Defining the Concepts of Class, Race, Gender, and Intersectionality

2104 Words Feb 18th, 2013 9 Pages
Sociology 4373: Take Home Exam
Fall 2008

Section 1: Defining the concepts of Class, Race, Gender, and Intersectionality

Every society known to man has used either race, class, ethnicity, gender or all of the above to determine placement in civilization. Sometimes one or more of these categories comingle and we characterize this as: intersectionality. Finding the words, however, to define class, race, gender, or intersectionality is not an easy feat. Throughout the past few weeks we have read many articles that allowed us many clear descriptions. Prior to this course I would have described class as being a way in which society groups individuals based on economic positions or social status. In my opinion, sometimes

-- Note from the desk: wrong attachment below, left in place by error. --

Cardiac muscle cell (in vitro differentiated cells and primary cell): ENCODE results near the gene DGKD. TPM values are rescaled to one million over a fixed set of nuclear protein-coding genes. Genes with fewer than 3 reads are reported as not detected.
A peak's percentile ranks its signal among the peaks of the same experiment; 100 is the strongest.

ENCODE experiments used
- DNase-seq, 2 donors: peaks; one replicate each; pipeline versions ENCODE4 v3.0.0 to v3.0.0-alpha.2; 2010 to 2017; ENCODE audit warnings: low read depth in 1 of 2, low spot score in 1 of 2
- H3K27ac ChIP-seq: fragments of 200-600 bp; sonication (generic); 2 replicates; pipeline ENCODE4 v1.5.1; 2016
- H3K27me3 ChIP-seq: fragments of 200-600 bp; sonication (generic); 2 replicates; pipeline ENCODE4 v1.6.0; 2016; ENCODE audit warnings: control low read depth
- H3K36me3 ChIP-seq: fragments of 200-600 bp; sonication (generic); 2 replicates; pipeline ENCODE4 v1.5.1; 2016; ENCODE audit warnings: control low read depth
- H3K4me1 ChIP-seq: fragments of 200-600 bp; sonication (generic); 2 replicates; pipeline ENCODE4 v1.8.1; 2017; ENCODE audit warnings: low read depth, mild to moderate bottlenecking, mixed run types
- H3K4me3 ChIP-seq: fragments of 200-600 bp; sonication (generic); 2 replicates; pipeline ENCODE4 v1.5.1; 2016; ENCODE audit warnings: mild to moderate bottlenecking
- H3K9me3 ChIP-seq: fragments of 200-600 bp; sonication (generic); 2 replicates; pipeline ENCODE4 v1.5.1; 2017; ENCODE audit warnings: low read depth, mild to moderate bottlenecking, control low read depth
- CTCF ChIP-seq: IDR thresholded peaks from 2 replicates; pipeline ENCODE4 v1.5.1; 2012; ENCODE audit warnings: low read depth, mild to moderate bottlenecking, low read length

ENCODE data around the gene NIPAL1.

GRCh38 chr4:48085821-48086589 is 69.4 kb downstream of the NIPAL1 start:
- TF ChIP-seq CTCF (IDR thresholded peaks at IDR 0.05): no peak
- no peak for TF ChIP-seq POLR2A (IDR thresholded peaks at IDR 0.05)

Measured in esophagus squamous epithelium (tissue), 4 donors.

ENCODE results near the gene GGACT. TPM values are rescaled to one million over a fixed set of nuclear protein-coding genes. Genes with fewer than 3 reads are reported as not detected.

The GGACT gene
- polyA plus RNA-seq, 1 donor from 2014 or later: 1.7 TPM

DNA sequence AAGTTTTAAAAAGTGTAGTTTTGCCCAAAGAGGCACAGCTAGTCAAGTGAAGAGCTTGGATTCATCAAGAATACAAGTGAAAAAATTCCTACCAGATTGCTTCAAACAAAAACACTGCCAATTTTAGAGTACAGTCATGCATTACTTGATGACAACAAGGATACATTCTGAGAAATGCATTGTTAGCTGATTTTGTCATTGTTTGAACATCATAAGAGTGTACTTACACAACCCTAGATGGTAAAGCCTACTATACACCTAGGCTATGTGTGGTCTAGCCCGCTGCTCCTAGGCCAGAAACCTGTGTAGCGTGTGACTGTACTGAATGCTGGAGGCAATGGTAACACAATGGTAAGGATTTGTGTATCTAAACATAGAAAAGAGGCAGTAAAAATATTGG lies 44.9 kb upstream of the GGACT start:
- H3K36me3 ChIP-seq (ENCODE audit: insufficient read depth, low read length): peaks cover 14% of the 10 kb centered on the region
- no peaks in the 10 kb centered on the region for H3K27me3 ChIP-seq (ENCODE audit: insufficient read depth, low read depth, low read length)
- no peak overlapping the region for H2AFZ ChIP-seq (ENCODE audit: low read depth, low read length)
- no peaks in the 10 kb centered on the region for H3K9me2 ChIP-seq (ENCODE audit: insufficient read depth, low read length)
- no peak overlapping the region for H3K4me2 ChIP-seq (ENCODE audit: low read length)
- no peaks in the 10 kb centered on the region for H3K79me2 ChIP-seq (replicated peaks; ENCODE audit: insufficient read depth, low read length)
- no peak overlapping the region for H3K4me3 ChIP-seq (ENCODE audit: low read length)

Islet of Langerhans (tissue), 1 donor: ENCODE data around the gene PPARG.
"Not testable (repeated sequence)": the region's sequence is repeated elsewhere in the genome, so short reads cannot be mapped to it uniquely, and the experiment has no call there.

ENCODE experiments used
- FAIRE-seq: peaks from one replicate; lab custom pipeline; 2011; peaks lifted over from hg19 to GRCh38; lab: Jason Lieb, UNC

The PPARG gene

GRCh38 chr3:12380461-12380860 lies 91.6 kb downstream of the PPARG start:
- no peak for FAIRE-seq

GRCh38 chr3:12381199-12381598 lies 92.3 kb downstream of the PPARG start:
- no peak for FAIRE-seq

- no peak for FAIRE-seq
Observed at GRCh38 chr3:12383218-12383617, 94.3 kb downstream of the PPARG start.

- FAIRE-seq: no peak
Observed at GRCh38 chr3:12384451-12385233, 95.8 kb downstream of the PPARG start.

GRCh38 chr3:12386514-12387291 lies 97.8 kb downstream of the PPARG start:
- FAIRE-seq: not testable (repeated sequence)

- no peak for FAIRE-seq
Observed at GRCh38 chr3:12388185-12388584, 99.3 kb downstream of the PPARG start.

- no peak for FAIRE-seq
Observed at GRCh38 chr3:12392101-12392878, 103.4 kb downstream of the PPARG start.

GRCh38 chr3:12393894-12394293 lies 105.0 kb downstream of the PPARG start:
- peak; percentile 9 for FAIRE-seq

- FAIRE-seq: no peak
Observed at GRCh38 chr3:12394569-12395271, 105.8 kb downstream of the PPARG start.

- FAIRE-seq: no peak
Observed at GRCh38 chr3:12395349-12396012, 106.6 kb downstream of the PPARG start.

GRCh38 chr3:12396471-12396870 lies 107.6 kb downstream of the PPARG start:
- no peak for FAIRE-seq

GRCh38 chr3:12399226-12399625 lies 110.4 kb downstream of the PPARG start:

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From a personal viewpoint, race matters because it is a way that people identify culturally with one another. Another reason may be from a biological perspective some diseases and/or illnesses may be common amongst certain races, therefore it would be beneficial medically to be aware of such traits. Women Without Class (Bettie) also identifies various races for the sake of case studies that were researched by the author. The female students identified culturally with one another but sometimes overlapped identities to interact with one another. As in the example of the student Starr who was from a working class background, however she identified with the cultures of the Mexican American “cholas” after moving to Waretown. This is an example of an extreme case in which the person felt the need to choose one particular group to socialize with because she did not feel as though she had much in common with the other non-Hispanic working class students she chose to interact with this social hierarchy. She gave in to conformity from her past actions to better fit the desires and social realities of her newly acquired friends. Gender is another social aspect that many people use to classify each other. It has been said that had it not been for ourselves questioning or labeling gender, it would not exist at all. “The Social Construction of Gender” written by Judith Lorber argues gender

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